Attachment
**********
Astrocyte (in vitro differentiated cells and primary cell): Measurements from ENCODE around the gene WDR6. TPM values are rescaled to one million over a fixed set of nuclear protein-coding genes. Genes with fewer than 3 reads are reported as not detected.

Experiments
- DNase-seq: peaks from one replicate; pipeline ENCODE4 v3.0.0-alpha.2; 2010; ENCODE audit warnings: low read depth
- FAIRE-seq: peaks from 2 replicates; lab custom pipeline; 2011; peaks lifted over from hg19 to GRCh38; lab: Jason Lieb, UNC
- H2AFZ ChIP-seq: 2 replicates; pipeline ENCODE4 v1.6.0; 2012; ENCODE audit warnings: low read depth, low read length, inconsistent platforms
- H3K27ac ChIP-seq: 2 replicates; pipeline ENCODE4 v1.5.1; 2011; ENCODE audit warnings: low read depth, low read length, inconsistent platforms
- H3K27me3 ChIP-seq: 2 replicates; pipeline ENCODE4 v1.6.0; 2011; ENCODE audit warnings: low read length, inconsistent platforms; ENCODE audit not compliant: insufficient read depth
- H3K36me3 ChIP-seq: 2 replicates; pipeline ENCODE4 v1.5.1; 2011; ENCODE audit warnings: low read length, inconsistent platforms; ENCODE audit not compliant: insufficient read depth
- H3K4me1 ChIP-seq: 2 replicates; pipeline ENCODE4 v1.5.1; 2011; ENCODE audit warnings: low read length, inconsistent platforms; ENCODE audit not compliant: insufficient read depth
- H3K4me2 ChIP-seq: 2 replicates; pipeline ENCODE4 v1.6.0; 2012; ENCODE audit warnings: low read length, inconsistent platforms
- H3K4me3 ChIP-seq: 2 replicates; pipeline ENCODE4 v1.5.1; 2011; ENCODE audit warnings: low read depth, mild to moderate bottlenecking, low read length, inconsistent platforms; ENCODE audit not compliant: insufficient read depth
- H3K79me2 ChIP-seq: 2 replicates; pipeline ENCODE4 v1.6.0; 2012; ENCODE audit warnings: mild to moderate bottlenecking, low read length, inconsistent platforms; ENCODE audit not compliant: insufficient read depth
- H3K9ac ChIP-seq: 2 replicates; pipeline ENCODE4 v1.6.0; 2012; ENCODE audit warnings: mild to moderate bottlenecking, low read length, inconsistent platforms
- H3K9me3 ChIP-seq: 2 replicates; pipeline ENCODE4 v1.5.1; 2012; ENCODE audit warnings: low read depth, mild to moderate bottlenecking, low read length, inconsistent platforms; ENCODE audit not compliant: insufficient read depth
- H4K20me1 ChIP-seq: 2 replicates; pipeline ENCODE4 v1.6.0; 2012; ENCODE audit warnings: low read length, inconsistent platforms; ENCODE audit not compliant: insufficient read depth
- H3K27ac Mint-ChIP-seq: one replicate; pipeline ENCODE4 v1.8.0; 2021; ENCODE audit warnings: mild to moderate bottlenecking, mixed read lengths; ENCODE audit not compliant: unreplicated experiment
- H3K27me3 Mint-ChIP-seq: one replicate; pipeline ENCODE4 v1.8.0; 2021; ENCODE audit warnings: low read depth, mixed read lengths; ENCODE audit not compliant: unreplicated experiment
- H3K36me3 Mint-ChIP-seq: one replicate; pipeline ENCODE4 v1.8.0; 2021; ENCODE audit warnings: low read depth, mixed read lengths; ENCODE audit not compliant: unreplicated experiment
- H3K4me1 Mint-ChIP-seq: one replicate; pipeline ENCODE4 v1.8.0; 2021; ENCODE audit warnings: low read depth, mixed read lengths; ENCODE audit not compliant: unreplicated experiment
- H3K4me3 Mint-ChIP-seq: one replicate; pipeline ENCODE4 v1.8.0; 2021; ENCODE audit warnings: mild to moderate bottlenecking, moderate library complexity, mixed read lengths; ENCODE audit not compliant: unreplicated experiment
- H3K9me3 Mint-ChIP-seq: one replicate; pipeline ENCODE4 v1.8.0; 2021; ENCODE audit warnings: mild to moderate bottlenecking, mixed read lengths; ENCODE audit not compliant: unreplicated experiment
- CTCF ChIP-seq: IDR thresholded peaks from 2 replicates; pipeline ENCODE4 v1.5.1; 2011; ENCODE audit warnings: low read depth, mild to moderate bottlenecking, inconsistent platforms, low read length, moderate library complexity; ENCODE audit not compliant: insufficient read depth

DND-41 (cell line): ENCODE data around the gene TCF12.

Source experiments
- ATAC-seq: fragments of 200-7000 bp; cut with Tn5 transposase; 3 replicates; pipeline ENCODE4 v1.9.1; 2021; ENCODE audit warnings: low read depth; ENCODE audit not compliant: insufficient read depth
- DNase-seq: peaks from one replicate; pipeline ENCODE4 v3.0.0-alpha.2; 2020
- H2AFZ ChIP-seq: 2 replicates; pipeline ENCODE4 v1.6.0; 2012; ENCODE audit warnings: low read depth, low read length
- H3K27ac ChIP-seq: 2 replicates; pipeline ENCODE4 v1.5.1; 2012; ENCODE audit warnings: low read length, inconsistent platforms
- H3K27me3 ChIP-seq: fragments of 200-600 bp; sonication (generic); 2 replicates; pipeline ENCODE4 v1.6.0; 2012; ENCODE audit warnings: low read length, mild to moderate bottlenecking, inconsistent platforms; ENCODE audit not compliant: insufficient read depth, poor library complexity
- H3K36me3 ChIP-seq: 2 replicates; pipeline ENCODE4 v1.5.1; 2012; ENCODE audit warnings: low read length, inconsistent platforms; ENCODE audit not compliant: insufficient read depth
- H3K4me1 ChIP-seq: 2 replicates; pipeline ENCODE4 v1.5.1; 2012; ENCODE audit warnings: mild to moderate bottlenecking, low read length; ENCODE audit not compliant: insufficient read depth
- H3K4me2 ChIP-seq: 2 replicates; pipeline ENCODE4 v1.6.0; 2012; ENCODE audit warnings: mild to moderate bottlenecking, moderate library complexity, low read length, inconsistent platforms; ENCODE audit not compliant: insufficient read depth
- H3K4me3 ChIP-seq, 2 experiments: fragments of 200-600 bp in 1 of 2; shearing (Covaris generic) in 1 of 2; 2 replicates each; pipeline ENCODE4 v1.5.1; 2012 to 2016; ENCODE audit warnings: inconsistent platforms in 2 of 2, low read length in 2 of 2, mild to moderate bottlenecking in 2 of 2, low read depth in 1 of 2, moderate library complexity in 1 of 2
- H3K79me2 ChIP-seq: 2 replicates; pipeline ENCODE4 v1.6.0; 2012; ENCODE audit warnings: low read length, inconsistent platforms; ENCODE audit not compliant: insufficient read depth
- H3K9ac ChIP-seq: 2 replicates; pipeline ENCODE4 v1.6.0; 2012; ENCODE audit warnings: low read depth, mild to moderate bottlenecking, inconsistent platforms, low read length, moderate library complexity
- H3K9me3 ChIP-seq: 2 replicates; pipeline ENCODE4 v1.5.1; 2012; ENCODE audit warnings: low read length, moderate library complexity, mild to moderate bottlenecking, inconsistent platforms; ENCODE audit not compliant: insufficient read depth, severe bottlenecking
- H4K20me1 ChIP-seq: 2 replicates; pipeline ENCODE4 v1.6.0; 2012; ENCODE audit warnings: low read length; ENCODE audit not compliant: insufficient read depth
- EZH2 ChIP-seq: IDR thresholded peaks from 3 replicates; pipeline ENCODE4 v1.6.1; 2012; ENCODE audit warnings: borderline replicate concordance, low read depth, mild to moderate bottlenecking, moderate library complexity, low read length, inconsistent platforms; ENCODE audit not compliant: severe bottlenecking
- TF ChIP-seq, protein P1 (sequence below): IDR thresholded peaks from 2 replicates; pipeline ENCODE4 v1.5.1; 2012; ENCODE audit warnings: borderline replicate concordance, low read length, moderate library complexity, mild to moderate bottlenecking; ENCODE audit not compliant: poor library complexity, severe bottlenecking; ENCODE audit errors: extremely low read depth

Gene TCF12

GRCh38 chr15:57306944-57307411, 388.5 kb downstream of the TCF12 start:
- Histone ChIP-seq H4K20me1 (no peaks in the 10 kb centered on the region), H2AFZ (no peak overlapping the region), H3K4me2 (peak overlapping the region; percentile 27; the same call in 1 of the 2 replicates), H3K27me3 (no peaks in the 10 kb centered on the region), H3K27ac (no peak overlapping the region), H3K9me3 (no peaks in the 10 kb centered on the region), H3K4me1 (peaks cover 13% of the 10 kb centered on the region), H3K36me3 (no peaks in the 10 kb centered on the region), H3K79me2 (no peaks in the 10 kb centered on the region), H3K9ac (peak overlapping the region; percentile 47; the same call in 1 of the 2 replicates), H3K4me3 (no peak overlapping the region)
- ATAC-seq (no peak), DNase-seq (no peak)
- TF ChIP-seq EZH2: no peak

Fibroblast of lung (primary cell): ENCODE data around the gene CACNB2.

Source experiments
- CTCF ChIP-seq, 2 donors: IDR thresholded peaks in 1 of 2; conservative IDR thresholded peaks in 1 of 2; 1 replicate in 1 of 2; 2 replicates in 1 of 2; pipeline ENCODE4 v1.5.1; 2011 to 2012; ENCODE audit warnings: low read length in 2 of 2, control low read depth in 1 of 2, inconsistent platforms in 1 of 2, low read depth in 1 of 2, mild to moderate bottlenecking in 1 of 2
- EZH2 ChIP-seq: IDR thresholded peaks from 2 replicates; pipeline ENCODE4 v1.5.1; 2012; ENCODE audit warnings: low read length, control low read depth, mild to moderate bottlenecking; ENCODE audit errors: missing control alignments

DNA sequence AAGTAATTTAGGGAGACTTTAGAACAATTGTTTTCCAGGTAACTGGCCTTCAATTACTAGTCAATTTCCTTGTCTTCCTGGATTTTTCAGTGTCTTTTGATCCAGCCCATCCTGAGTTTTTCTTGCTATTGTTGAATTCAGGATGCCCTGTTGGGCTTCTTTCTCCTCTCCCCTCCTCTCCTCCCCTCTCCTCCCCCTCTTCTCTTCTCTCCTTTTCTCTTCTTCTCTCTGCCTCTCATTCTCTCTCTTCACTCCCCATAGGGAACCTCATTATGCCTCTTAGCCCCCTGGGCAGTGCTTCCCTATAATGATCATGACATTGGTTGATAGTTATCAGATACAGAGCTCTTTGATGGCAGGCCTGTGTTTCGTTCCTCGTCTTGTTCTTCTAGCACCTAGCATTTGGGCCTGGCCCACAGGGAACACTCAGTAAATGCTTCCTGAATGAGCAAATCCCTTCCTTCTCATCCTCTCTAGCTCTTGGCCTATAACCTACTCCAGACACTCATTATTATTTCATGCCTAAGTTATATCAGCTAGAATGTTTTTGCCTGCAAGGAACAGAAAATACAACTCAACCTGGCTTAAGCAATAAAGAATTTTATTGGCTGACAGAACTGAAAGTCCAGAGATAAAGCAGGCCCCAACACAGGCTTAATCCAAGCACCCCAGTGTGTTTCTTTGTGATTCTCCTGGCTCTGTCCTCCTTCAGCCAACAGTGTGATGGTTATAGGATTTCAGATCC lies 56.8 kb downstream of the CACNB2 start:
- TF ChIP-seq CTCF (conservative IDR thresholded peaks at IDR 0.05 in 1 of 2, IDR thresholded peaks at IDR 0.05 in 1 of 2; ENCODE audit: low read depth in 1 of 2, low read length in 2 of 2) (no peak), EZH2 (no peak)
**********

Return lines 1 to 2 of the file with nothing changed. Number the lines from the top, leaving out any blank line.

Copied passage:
Astrocyte (in vitro differentiated cells and primary cell): Measurements from ENCODE around the gene WDR6. TPM values are rescaled to one million over a fixed set of nuclear protein-coding genes. Genes with fewer than 3 reads are reported as not detected.

Experiments